Impact Winter by Travis Beacham

Impact Winter is less of an audiobook than an homage to old-school radio dramas. Travis Beacham, along with a full cast of magnificent voice actors, a collection of sound technicians and foley artists, and a vast array of supporters (including the illustrious Robert Kirkman), brings to life a vampire tale that is both original and rooted in well-established mythology.
When an asteroid impact devastates the world and plunges everything into darkness and storms, creatures that had hidden in the night are free to wreak havoc upon the human survivors. Hunted, and forced into hiding, sisters Darcy and Hope Dunraven find refuge with a band of refugees in an old military installation beneath a castle-turned-museum.
As hopeless as humanity’s future might appear, a glimmer of salvation may be on the horizon. But what sacrifices will be required in pursuit of that new day?
The story that unfolds through the twelve episodes of Impact Winter is a thrilling one populated by characters who defy generic templates and archetypes. It’s a shame that it has to end, though there’s more than enough left in the air for listeners to hope for a second season.
The voice talent of performers like Holliday Grainger, Esme Creed-Miles, Himesh Patel, David Gyasi, Caroline Ford, Indira Varma, Bella Ramsey, and Liam Cunningham has a lot to do with the compelling and captivating nature of Impact Winter. An excellent script only goes so far, and it takes the talent of people like those involved with this project to elevate it to the next level.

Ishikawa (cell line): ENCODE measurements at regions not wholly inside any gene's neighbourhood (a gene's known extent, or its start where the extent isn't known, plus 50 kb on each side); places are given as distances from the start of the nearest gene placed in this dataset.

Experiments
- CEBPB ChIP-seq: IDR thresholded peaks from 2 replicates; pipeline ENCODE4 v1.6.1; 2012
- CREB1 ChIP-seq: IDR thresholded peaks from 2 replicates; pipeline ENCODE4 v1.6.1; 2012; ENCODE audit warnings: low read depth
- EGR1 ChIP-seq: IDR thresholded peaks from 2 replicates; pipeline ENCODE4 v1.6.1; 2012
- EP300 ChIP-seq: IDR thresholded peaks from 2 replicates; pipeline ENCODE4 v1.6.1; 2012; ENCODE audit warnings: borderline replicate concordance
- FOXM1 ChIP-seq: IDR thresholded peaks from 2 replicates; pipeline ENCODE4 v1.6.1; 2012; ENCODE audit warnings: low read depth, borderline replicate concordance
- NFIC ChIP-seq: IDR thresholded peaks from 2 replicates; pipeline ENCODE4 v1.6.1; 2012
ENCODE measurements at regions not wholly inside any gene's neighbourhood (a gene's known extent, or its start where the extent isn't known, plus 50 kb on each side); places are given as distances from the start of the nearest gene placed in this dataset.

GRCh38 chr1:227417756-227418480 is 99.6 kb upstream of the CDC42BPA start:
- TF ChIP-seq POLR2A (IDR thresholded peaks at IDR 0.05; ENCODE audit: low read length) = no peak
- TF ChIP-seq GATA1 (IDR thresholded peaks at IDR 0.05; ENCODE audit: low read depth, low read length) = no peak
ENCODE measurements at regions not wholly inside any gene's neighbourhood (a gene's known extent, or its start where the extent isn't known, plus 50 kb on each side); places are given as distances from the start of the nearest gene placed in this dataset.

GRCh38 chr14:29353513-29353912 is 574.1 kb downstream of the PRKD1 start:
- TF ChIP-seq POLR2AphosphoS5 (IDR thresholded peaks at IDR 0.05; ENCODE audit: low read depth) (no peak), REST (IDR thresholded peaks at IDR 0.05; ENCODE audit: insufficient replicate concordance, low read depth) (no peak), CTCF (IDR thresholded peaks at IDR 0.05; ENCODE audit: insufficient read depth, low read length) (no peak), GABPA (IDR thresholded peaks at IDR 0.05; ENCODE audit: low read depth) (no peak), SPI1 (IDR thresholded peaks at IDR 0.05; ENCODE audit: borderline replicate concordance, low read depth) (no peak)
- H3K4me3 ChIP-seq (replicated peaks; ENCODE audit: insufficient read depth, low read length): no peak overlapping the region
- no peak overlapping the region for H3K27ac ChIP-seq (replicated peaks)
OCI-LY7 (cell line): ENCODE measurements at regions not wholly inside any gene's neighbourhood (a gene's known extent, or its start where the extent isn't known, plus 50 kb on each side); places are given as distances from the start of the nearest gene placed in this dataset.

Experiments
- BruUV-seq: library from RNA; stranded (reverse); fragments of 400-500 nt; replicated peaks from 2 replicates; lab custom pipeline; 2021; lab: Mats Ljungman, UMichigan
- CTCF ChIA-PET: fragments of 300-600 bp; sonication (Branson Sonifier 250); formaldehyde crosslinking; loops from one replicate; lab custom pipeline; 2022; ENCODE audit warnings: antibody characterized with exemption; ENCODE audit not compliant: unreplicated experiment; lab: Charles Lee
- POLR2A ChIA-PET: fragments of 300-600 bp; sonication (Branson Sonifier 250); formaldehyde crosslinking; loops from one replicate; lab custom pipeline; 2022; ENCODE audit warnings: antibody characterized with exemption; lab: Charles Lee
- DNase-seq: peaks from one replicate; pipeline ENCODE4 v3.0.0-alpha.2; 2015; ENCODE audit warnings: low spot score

Ferocious by Jeff Strand, Narrated by Scott Thomas

Ferocious is a perfect blend of witty dialogue, quirky characters, and nightmarish horror. But what else could we expect from Jeff Strand?
When Mia’s parents die in an accident, it’s up to her reclusive, misanthropic uncle Rusty to step up and care for his baby niece. He’s in no way equipped to take on the role of parent, and it’s nothing he ever expected of his life, but he’s determined to do the best job he can.
Surprisingly enough, he manages to do a fine job, home-schooling Mia and teaching her his woodworking trade as they live a life of quiet solitude in the forest. He may not have believed it possible at first, but Rusty managed to raise her almost to adulthood, and he’s proud of how she’s grown up.